VIETNAM LABOR WATCH
Nike is trying to discredit its critics with misinformation
Last week Nike provided misinformation to the public in its criticism of Garry Trudeau, the creator of the Doonesbury comic strip.
In a letter to the South China Morning Post, Nike stated that its workers earn twice the per capita income of rural Vietnam. Nike, however, left out an important fact: Nike factories are not in rural Vietnam. Four of its factories are located in Dong Nai, just outside of Hochiminh City, and one factory is right in the city. The per capita income of the Hochiminh City area is $925 according to the World Bank. The entry level wage at Nike factories is only $480 per year.
Nike also claimed that workers in Vietnam can save enough of their salary to send money home to their families. In March 1997, Vietnam Labor Watch has interviewed 35 workers at 4 Nike factories in Vietnam and none of those workers save enough money to send home. Nike also claimed that workers receive free medical care, English lessons and training classes. Nike workers in Vietnam do not receive free English lessons and training classes, nor do they receive free medical care. All factory workers pay for their own health insurance, which is deducted from their monthlypay check
The only benefit that Nike factories provides to its workers in Vietnam is a subsidized lunch program. Nike factories report that the cost of a lunch is 27 cents; the factories pick up 2/3 of this cost, and deduct 9 cents from the worker's paycheck. Why then did Nike tell the public that the cost of a meal in Vietnam is only 9 cents in its response to Mr. Trudeau? The factory workers we interviewed in Vietnam told us that the cost of a meal where Nike factories are located ranges from 60 cents to 70 cents.
Nike's accusation is just another attempt to discredit Nike's critics with misinformation. Nike has often used this approach in dealing with public exposure of its overseas labor practices.
On May 23 1997, Liz Dolan, Vice-President of Communication at Nike Inc., distributed a letter to the press accusing Vietnam Labor Watch (VLW) of releasing an inaccurate eport about Nike factory workers in Vietnam being laid off. Vietnam Labor Watch has not published any report or press release about this issue. VLW has provided information to the press in April 1997 about a strike of 1300 workers at a Nike factory and a report on Nike labor practices in Vietnam in March 1997.
For the past several years, Nike has maintained that workers in its Indonesian factories earn twice the country's minimum wage. This claim was proven false last month when 10,000+ workers went on strike several times at Nike Indonesian factories because they did not even receive the new minimum wage. During the strike, Nike told the press that its factories pay Indonesian workers the bare minimum wage.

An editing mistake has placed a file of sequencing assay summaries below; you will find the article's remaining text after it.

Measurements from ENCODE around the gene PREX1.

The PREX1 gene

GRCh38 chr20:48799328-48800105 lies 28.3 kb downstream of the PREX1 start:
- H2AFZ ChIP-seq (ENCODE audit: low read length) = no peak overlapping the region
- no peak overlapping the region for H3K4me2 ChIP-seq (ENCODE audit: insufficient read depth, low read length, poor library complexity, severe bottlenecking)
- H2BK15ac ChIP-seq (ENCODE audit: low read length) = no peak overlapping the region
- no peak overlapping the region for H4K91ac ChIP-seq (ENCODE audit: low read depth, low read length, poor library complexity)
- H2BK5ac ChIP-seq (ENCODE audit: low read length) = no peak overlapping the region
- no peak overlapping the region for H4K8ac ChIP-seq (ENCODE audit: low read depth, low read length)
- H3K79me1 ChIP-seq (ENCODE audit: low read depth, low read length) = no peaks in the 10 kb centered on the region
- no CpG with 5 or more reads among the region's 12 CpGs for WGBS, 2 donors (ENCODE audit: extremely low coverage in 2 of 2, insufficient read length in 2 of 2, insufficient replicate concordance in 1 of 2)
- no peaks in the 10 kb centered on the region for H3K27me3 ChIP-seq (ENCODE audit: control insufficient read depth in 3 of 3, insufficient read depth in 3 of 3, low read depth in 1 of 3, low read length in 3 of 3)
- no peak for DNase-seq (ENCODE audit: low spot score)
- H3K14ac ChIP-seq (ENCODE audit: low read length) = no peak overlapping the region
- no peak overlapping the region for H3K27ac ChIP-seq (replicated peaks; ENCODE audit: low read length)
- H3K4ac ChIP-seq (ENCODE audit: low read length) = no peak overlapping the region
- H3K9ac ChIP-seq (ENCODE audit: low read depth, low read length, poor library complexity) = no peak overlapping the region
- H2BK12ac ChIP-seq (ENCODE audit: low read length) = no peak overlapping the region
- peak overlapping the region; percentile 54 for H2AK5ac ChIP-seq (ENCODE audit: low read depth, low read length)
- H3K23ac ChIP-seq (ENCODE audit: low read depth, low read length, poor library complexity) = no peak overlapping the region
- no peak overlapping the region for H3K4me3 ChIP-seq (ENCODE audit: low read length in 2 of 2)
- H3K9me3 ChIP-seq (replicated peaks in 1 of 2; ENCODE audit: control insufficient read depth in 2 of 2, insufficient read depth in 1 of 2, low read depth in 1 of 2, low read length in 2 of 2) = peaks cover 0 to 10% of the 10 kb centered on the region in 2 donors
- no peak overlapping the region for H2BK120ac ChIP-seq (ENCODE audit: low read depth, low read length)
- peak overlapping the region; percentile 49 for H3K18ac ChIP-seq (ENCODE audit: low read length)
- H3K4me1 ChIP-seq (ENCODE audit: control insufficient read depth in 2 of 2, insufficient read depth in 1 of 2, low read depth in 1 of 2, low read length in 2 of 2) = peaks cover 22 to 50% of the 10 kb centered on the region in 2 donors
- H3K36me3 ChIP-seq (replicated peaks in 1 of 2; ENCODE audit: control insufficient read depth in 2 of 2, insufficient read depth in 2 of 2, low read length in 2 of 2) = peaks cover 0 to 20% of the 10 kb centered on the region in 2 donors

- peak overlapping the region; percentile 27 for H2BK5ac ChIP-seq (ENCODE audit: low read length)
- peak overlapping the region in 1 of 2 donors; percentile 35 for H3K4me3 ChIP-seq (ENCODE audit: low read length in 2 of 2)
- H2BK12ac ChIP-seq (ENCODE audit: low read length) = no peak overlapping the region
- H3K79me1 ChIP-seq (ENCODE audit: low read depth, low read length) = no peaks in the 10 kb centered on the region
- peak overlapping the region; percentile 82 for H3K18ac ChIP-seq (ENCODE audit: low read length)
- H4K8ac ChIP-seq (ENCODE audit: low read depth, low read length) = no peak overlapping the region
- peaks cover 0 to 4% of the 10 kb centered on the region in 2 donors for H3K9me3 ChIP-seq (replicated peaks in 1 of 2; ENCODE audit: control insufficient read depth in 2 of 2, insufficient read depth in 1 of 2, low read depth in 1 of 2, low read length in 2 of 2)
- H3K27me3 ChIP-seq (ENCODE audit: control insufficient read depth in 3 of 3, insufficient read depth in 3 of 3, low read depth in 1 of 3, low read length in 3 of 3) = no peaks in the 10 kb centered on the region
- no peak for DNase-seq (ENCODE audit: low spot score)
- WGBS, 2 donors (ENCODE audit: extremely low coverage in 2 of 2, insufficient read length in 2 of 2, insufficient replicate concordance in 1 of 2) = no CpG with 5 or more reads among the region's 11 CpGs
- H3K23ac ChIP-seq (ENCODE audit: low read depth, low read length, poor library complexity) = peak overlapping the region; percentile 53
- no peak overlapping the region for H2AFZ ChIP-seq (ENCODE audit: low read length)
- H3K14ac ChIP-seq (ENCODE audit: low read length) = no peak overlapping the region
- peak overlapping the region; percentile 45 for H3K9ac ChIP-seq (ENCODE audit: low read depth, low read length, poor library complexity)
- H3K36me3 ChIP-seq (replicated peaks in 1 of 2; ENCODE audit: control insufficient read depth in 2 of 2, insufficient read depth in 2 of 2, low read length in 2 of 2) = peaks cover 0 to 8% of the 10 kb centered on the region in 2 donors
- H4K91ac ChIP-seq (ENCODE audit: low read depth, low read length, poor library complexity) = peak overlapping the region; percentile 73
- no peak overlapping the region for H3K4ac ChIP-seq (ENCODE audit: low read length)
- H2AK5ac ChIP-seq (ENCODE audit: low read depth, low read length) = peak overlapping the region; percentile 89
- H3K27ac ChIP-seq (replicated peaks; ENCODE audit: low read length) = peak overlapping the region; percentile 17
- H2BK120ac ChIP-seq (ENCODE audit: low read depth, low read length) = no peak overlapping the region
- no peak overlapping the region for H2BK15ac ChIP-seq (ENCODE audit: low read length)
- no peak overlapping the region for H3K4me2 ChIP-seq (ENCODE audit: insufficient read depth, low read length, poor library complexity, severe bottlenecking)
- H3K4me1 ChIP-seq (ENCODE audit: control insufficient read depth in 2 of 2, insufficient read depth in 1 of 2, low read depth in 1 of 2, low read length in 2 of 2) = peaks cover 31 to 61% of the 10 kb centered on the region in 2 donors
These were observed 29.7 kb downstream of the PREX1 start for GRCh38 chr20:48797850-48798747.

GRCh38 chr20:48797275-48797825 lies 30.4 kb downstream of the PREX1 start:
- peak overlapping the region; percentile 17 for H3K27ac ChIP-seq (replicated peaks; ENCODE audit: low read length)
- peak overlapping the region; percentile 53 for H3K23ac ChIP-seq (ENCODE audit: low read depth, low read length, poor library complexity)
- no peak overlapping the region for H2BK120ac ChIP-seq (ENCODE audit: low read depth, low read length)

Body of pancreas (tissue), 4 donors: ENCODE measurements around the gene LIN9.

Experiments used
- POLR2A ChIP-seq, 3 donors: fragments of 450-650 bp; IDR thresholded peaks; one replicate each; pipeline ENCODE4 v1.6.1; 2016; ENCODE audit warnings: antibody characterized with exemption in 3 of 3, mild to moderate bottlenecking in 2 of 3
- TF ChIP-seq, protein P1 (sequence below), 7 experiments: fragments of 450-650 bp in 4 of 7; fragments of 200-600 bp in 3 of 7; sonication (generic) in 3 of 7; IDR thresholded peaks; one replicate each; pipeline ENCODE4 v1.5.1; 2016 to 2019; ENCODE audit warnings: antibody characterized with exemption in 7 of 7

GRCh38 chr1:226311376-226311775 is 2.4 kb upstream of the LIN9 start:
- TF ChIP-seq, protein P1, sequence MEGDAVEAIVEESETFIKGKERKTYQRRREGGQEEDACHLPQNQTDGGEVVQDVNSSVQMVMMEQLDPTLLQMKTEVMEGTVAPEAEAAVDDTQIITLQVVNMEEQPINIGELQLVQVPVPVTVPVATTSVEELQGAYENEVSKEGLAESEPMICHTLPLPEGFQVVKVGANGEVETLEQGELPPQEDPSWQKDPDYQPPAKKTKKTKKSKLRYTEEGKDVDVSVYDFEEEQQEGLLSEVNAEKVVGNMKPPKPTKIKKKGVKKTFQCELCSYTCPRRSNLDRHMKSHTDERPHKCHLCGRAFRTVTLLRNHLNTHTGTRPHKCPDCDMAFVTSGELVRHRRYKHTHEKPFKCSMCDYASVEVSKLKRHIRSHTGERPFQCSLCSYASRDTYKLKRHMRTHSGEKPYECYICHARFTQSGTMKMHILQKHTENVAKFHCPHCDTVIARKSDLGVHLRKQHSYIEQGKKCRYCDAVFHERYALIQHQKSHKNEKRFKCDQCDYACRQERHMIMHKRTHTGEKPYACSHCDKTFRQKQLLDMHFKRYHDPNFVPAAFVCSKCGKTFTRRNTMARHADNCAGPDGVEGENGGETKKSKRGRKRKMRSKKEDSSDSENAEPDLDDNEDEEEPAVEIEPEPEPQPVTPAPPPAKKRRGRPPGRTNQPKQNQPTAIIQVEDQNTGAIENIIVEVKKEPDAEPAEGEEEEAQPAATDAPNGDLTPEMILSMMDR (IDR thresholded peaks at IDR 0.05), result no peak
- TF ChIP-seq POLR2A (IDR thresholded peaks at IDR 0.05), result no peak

In May 1997, Nike factories in Vietnam also discontinued the practice of paying workers below the minimum wage for the first 90 days of employment.
The company, however, continued to claim that its factories did not violate Vietnam's minimum wage law in 1996 and 1997. VLW's March report provides employee paystubs which document the practice of paying a sub-minimum wage beyond the legal period. A central recommendation to Nike in that report was to get rid of this practice. VLW is glad that Nike has implemented one of its recommendations.
Nike even provided misinformation about its overseas factories to its own shareholders. By September 1996, many Vietnamese newspapers published articles about 15 women workers who were hit on the head by a Nike factory supervisor. But at a shareholders meeting at Nike's headquarters, Mr. Knight minimized the story into an incident involving only one worker who was hit in the arm by a supervisor. In the same speech, Mr. Knight also tried to minimize a sexual abuse incident involving a factory manager and two women workers at another Nike factory, Tae Kwang Vina.
Mr. Knight said that the incident was just a misunderstanding when a night watchman was trying to wake up these two workers. He ignored the fact that the two women told a horrifying story to the Vietnamese press of an attempted rape by a Nike factory manager. This factory manager left Vietnam before the Vietnamese authorities could put him on trial. picture of actual paystub from Sam Yang Vietnam Co., with annotation Exhibit 1. An actual paystub of a worker at Sam Yang Vietnam Co., a Nike factory in Hochiminh City. The above is a paystub demonstrating that the worker pays for her own health insurance as well as 9 cents for a subsidized lunch per day.
The paystub also shows that the worker's basic salary is only 387,000 VND (Vietnam Dong) or 35 USD which is below the minimum wage of 45 USD per month. This worker also worked 26 days in December 1996 plus 37 hours of overtime and 8.5 hours on Sunday. The number of hours that she worked in December 1996 is 253.5 hours and her take home pay was 491,000 VND or USD $44.63, or 17 cents per hour. The worker behind this paystub represents a typical case of the 500+ workers that are about to be laid off at Sam Yang as indicated by Nike in its recent press statement due to a production slowdown. VLW hopes to call attention to the exploitation of these workers who have worked many hours of overtime, getting below minimum wage for the first 90 days, who are now being laid off just as they are about to receive the minimum wage.
From: Policy Office Music Industry Human Rights Association tele +44 181 742 2803 fax +44 181 742 2491 UK Homepage http://www.cerbernet.co.uk/mihra email firstname.lastname@example.orgFounded in respect of UN50, MIHRA INTERNATIONAL represents all areas of music, its industry and its cultural and economic activities.
(Attempt made 6/10/97 to contact Nike for reply - no email found on Nike website-ed)